Colon cancer survivor highlights importance of screenings

Cindy Thesing’s official title at the Sparta School District is ‘Nutrition Services Supervisor’ – that means she writes all the menus for the district and procures all the food. But to those who know Cindy, she is also called a survivor of colon cancer.

Cindy clearly remembers the day she was diagnosed while in her office at the school district.

“I got that phone call here in my desk, and [the doctor] said, ‘I’m so sorry, you have cancer. The surgeon will be calling, and, good luck.'”

That phone call came a little more than four years ago, and just a few days after her first colonoscopy at age 50. She’d had no symptoms, and no family history of the disease – it came as a complete shock.

“You just move forward. I had swift, quick medical care and followed what the doctor said and went with our treatment plan, and here I am, four years later, a survivor,” Cindy says.

Since then, she returned to work cancer-free, with a new outlook on life.

“You become more humble, you let the little things go.”

March is National Colorectal Cancer Awareness Month, when doctors and survivors like Cindy remind people of the reality of colon cancer. The disease is the second leading cause of cancer deaths in the country, perhaps because of its tendency to produce no telltale signs in its victims early on – but it’s also one of the most preventable, thanks to colon screenings.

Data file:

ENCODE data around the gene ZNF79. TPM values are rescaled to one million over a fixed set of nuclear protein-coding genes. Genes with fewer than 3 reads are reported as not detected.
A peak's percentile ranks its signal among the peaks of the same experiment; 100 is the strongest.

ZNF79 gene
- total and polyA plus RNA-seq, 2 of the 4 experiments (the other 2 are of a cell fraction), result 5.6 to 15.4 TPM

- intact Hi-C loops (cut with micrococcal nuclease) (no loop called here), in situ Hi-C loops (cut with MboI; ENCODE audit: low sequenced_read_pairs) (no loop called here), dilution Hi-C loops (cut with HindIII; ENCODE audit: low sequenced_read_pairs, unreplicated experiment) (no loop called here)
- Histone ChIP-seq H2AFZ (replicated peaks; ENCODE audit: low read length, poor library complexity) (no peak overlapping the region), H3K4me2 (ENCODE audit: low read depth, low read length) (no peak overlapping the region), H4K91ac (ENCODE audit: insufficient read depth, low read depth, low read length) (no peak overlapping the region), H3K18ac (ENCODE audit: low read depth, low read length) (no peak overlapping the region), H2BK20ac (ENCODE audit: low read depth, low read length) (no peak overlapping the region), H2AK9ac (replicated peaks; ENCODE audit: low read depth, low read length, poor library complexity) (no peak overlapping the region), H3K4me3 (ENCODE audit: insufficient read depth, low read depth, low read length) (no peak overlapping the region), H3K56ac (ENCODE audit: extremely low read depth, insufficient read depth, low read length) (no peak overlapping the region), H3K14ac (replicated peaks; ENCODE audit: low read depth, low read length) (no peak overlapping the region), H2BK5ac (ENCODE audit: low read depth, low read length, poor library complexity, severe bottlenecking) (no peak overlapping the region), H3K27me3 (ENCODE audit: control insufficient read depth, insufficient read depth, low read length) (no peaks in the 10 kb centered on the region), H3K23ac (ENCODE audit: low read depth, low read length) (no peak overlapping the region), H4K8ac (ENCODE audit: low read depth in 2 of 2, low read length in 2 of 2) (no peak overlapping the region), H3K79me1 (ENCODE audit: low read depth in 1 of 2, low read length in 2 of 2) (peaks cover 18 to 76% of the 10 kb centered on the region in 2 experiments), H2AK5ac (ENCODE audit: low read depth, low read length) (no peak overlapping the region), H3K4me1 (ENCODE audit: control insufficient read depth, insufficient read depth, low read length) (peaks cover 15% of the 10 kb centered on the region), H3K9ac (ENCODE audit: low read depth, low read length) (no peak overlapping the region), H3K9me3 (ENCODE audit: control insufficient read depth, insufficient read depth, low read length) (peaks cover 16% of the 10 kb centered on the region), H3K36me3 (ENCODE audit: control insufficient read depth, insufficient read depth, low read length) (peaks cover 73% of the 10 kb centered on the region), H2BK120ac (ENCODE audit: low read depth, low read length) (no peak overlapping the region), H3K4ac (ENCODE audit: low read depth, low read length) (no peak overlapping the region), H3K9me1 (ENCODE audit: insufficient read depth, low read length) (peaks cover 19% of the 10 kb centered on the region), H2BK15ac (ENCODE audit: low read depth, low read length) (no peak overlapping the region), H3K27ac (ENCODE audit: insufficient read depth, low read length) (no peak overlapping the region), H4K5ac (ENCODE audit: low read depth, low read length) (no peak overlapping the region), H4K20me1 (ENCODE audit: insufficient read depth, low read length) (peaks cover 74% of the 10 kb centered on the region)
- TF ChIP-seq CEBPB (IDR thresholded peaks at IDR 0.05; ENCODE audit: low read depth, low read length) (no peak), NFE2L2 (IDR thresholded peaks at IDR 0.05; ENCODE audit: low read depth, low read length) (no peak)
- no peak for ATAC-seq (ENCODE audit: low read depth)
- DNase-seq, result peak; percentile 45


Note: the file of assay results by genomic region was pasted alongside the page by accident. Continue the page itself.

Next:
Doctors say both men and women should begin getting colonoscopies at age 50, and every 10 years after. People with a family history or higher risk should receive them more often. After Cindy’s experience with colon cancer, she gets screened every three years. She says her six brothers and sisters also are regularly screened, and she has also inspired several of her doctors to undergo the procedure.

If colon cancer is caught early on, treatment is considered successful in nearly 90 percent of cases.

In convincing others to consider the procedure, Cindy talked about her own experience with colonoscopies and addressed the stigma surrounding them.

“People don’t need to be afraid, people don’t need to be scared. It’s easy, and life saving,” she says.

More than just the leader of the kitchen in Sparta’s schools, Cindy is a survivor. For the thousands of people across the country who are at risk of colon cancer just in 2014, Cindy’s story of survival is one she hopes others can learn from.

“My story is going to be somebody else’s story,” she said. “People shouldn’t think that it doesn’t happen to [them.] Because it can, and it does.”